'I'm still in the process of making my ideal fantasy RPG,' says FromSoftware's Hidetaka Miyazaki: 'While Elden Ring is not quite it, it's getting close'

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Hidetaka Miyazaki in thought
(Image credit: Future)

Before he owned videogames growing up, FromSoftware president Hidetaka Miyazaki loved tabletop RPGs and their source books full of quests and monsters. It's not hard to see that passion reflected in any of the games he's designed at FromSoftware, but Elden Ring particularly so: Its sprawling map echoes the kinds I loved to pore over and draw myself (poorly) as a kid, from Lord of the Rings' Middle-earth to Warcraft's Azeroth. Elden Ring also seems to directly connect back to the RPGs of the '80s with its skeleton-filled catacombs, like tabletop-style dungeons ripped straight from the pages of an AD&D campaign. 

"You might say that trying to capture the excitement of those old tabletop games and game books was one facet of making Elden Ring," Miyazaki told me in a recent interview for expansion Shadow of the Erdtree. (You can read much more of it in our cover story, which is now live on the website).

I asked if he saw Elden Ring as an intentional extension of '80s dungeon crawlers—the kinds of games that encouraged, if not demanded, players draw physical maps to chart their way. Despite being FromSoftware's most approachable RPG, Elden Ring is still light on the kinds of helpful features many modern players expect (like a quest log), but Miyazaki has more or less built his and the studio's reputation on eschewing such things.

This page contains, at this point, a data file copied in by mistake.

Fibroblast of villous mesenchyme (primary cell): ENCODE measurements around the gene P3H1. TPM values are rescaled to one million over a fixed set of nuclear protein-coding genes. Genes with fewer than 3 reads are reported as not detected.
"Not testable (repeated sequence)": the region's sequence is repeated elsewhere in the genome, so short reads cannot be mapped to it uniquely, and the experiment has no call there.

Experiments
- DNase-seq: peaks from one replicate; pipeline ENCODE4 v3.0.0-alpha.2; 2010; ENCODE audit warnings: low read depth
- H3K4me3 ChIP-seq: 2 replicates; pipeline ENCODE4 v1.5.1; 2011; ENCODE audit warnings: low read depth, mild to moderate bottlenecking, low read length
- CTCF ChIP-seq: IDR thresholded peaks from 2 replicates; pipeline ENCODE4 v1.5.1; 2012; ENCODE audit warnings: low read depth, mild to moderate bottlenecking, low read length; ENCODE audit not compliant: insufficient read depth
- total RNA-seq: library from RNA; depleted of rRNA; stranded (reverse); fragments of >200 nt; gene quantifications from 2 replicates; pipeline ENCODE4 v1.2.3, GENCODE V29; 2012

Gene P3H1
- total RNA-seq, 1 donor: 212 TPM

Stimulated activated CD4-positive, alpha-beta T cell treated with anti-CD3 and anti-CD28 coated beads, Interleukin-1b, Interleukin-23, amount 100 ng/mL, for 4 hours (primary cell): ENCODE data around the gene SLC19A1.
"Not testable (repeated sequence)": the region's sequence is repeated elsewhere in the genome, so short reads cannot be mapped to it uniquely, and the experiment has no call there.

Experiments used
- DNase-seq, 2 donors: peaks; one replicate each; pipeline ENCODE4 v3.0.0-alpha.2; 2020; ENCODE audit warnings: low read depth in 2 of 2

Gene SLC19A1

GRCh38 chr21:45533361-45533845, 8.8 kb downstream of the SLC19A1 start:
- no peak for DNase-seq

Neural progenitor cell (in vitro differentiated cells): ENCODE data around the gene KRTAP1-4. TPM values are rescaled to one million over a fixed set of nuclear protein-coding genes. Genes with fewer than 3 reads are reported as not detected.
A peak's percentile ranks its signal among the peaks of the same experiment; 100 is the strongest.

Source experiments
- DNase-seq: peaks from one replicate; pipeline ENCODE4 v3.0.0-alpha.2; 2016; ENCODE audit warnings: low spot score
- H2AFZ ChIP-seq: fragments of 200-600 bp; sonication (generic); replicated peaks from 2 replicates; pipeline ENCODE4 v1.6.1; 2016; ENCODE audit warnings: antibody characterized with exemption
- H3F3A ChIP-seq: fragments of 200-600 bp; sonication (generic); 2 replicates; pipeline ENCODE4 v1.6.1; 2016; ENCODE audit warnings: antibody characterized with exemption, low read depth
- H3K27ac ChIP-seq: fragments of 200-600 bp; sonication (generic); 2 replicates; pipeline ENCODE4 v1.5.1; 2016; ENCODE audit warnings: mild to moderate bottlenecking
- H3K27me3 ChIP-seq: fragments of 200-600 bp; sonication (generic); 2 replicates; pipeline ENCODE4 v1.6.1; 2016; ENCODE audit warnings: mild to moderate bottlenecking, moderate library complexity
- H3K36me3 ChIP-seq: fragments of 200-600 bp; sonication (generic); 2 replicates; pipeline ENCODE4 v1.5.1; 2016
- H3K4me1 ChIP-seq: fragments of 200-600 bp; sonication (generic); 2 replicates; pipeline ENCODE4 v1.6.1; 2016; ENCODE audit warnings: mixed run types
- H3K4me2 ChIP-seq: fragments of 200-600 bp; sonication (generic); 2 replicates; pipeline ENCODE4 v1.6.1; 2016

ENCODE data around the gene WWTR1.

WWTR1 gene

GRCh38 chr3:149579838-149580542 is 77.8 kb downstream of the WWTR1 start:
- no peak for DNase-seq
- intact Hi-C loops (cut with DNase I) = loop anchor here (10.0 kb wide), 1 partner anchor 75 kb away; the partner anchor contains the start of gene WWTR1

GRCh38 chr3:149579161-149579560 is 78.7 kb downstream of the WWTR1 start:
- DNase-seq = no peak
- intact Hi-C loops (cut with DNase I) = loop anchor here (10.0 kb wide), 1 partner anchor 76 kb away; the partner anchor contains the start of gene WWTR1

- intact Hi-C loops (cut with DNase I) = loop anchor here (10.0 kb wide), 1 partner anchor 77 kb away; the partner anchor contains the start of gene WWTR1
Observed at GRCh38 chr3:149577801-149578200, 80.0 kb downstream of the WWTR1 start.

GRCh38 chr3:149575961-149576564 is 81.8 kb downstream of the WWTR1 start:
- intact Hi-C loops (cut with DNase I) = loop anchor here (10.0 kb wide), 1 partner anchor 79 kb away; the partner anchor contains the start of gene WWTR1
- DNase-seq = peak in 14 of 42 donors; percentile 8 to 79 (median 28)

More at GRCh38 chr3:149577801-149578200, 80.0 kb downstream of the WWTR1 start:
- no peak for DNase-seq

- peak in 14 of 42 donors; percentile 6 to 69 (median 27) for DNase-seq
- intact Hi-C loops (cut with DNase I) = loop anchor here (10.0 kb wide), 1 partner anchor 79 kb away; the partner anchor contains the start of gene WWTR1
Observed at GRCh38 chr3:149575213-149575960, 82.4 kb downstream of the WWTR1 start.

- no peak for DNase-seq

"I think more than anything, it's just my personal preference when it comes to RPGs and exploring those fantasy worlds, so you might see some of my personal idiosyncrasies come into play with Elden Ring there," he said. "I think that excitement, for me at least, comes from seeing that world map and piercing together that world map. So when we finally got to do that and start piecing that together when making Elden Ring, that was a really nice moment for me personally.

Village of the Albinaurics Entrance

(Image credit: FromSoftware)

"Back when doing interviews about Elden Ring, I think I mentioned that I'm still in the process of making my ideal fantasy RPG. And while Elden Ring is not quite it, it's pretty close. It's getting close."

That was too tempting a thread not to pull on, so of course I had to ask what was missing from his "ideal" RPG. Miyazaki laughed while answering. 

"It's hard to say without giving spoilers for my next idea or our next games. But I think one thing that's not necessarily missing, but makes it difficult to achieve my ideal, is that when I play it, I know everything's going to happen. I already know everything that's going on. So in terms of enjoying the game from a player's perspective, I'd love to not know that, and for somebody else to make my ideal fantasy game, please, if possible. Then I can enjoy it just as a player."

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I threw out the possibility of short-term amnesia—maybe a quick case of forgetfulness could allow Miyazaki to enjoy one of his own games more as a player? 

"That'd be the dream," he joked. "To self-induce amnesia and enjoy the game I created myself. But I might get really angry and break the controller, or something. Maybe it's not a good idea."

Wes has been covering games and hardware for more than 10 years, first at tech sites like The Wirecutter and Tested before joining the PC Gamer team in 2014. Wes plays a little bit of everything, but he'll always jump at the chance to cover emulation and Japanese games.

When he's not obsessively optimizing and re-optimizing a tangle of conveyor belts in Satisfactory (it's really becoming a problem), he's probably playing a 20-year-old Final Fantasy or some opaque ASCII roguelike. With a focus on writing and editing features, he seeks out personal stories and in-depth histories from the corners of PC gaming and its niche communities. 50% pizza by volume (deep dish, to be specific).

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